The UK Government has announced the “first ever” tourism sector deal, which among other things aims to “prepare Britain for an extra 9 million visitors per year” and includes a commitment to build 130,000 new hotel rooms by 2025. As part of that there’s also a relatively small £250,000 boost for broadband connectivity.
Last year around 38 million people visited the United Kingdom (expected to increase by 9 million come 2025), which is said to have contributed £23 billion to the local economy. We note that the majority of these came from the EU and similarly around three quarters of UK residents chose to visit EU countries.
Suffice to say that the Government’s sector deals are designed to attract investment and growth, as well as to foster a bigger workforce with the appropriate skills (e.g. the new deal hopes to support the creation of an additional 10,000 apprenticeships).
In keeping with that we had hoped that the Government might do more to ensure ultrafast broadband, mobile and WiFi connectivity could reach popular destinations (a fair few of which are rural), both big and small alike. Unfortunately the new announcement only includes a commitment of £250,000 to “improve broadband connectivity in conferences centres across the UK for business visitors.”
Theresa May, Outgoing UK Prime Minister, said:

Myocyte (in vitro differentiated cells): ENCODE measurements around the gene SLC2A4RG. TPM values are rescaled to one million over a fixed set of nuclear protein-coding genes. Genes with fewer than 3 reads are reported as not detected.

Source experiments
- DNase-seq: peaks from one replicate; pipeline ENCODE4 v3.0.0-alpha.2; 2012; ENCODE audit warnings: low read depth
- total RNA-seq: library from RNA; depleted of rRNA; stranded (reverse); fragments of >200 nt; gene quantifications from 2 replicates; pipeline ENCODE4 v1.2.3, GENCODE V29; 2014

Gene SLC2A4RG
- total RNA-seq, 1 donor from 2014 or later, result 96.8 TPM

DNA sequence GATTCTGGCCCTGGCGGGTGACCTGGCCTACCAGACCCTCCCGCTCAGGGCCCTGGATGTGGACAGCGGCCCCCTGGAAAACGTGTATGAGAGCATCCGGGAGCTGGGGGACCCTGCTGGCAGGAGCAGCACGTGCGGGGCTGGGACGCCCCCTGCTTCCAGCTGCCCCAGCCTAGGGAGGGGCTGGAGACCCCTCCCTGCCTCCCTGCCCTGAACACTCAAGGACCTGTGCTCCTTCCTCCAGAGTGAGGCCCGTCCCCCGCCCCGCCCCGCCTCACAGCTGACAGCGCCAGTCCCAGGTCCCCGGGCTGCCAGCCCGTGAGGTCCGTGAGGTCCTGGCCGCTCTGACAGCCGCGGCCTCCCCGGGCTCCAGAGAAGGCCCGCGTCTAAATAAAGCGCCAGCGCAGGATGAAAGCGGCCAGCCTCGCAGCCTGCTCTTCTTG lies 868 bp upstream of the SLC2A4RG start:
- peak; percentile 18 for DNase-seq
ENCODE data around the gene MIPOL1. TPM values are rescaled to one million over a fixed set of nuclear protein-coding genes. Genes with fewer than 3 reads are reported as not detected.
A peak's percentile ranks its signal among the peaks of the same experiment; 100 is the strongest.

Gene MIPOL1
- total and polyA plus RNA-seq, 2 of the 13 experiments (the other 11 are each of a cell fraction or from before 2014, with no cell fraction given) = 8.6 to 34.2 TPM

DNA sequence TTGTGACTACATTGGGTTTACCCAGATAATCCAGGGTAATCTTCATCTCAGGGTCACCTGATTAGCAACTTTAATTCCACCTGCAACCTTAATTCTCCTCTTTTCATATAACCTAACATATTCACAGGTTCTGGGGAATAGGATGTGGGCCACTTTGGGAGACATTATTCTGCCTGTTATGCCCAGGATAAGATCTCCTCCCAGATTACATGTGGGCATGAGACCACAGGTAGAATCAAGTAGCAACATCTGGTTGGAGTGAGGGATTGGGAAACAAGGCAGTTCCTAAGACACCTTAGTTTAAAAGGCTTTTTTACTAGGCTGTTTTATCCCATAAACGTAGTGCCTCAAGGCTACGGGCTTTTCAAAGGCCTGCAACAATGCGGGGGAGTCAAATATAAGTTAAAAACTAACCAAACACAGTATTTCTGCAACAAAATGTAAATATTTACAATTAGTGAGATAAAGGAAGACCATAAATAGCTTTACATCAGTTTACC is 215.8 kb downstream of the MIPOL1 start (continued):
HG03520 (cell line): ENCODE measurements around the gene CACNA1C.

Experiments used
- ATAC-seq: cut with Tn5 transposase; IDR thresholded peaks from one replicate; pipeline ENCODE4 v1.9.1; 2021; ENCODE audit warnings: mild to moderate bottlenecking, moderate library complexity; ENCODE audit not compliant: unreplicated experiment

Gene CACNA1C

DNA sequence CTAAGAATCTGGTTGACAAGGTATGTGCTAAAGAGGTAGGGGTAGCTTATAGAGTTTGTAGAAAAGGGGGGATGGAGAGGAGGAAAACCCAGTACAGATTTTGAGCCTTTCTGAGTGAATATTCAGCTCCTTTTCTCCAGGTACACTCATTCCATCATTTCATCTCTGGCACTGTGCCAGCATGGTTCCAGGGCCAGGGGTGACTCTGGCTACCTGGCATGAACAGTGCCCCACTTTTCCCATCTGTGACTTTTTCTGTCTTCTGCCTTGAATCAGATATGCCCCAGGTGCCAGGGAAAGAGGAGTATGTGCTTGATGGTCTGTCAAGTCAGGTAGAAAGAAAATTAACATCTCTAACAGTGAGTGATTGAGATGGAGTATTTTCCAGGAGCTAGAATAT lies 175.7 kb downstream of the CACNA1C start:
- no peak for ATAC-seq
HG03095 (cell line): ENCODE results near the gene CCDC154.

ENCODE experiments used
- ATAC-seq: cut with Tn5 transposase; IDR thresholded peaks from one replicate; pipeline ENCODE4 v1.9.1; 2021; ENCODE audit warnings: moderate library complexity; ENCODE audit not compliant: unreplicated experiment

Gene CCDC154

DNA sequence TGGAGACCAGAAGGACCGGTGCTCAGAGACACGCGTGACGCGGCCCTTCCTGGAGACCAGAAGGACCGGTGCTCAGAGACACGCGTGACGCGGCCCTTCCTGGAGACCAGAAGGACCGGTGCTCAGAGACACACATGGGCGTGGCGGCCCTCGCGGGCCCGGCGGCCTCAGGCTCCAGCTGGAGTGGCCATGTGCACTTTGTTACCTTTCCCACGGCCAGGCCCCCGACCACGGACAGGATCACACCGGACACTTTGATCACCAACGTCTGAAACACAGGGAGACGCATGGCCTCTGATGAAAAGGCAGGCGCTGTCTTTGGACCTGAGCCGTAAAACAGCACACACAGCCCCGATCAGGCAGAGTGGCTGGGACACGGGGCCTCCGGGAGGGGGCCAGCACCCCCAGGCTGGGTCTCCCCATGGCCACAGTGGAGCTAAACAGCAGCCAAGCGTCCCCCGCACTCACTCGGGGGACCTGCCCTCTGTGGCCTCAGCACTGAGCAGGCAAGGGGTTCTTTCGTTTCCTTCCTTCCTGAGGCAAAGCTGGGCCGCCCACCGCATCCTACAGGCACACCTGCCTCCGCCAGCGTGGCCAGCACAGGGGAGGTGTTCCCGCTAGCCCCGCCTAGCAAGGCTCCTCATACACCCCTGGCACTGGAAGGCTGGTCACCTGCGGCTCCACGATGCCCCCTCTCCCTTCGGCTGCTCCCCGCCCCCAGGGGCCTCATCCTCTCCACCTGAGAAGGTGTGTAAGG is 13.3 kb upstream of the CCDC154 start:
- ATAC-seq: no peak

“As one of the most visited countries in the world, the UK is a world leader in international tourism and it is crucial that we remain globally competitive to meet growing demands.
That’s why today I am pleased to announce the UK’s first ever tourism sector deal, ensuring that we continue to innovate, boost connectivity and economic productivity, expand career pathways and break down barriers for visitors with disabilities.
This deal recognises the important role tourism plays, and will continue to play, in showcasing what our great country has to offer.”
In fairness the Government’s existing £67m Gigabit Broadband Voucher Scheme (GBVS), which offers up to £2,500 to help businesses (and £500 for some homes) gain access to a 1Gbps capable connection, can also be used to support some of the aforementioned plans.
Similarly the new £200m Rural Gigabit Connectivity (RGC) programme is working to foster rural “hub sites” for new fibre optic networks and offers even bigger vouchers, which are worth up to £3,500 for small businesses and up to £1,500 for residents in the countryside (it costs more to serve remote locations).
Many tourist hotspots have already got access to good connectivity but there’s still plenty of room for improvement.